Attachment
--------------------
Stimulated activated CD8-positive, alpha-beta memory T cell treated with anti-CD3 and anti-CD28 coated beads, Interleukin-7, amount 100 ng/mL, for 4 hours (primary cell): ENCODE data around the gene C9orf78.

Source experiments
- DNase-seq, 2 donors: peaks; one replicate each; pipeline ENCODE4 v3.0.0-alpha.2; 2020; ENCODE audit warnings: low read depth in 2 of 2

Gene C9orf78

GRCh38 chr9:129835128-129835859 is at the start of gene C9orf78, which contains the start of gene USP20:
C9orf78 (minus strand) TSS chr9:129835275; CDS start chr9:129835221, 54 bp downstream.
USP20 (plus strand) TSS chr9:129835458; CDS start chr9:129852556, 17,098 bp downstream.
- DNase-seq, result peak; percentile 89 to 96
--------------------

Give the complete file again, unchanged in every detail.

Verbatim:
Stimulated activated CD8-positive, alpha-beta memory T cell treated with anti-CD3 and anti-CD28 coated beads, Interleukin-7, amount 100 ng/mL, for 4 hours (primary cell): ENCODE data around the gene C9orf78.

Source experiments
- DNase-seq, 2 donors: peaks; one replicate each; pipeline ENCODE4 v3.0.0-alpha.2; 2020; ENCODE audit warnings: low read depth in 2 of 2

Gene C9orf78

GRCh38 chr9:129835128-129835859 is at the start of gene C9orf78, which contains the start of gene USP20:
C9orf78 (minus strand) TSS chr9:129835275; CDS start chr9:129835221, 54 bp downstream.
USP20 (plus strand) TSS chr9:129835458; CDS start chr9:129852556, 17,098 bp downstream.
- DNase-seq, result peak; percentile 89 to 96